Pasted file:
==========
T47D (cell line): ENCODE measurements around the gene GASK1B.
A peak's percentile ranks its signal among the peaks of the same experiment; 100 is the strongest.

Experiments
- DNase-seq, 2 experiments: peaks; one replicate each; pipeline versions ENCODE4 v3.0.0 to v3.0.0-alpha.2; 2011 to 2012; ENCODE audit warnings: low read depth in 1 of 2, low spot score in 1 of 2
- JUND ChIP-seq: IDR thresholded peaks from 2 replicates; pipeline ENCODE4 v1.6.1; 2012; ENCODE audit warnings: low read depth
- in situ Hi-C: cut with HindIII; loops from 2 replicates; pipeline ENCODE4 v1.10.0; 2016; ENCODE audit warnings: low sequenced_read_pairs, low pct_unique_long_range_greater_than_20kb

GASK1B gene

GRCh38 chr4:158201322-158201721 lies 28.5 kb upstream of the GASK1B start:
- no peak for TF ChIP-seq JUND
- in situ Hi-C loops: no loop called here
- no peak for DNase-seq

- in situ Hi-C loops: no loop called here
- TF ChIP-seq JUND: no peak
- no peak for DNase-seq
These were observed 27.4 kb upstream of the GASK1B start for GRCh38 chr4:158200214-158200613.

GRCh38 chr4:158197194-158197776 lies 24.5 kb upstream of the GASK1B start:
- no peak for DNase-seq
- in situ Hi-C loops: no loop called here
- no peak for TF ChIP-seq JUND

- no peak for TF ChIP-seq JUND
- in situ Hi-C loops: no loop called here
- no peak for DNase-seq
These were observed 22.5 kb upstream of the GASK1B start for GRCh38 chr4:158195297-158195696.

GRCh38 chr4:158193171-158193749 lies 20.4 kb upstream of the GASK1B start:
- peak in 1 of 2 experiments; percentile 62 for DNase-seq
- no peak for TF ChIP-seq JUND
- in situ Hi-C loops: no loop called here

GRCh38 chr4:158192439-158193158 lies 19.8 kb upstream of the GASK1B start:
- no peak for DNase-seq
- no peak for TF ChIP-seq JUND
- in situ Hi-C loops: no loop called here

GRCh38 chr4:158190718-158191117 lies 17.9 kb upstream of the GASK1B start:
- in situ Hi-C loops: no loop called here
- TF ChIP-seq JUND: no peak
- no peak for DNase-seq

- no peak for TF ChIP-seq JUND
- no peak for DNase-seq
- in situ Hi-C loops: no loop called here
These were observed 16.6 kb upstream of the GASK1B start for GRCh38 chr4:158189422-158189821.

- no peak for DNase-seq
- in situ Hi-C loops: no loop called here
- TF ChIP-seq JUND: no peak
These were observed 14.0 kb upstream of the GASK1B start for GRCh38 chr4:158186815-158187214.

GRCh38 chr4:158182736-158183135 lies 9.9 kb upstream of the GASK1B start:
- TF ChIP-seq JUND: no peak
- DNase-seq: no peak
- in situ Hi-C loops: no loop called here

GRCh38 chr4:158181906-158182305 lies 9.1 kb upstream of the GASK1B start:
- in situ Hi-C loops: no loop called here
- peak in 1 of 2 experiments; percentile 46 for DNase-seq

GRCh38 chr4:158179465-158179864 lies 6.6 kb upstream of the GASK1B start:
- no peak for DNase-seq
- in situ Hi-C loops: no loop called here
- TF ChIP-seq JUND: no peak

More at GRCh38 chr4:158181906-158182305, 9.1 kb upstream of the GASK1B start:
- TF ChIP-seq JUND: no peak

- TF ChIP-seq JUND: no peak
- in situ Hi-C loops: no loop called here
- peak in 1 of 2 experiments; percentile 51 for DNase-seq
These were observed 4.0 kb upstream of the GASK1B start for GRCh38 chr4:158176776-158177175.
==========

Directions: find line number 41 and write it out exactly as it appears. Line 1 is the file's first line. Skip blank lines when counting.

- in situ Hi-C loops: no loop called here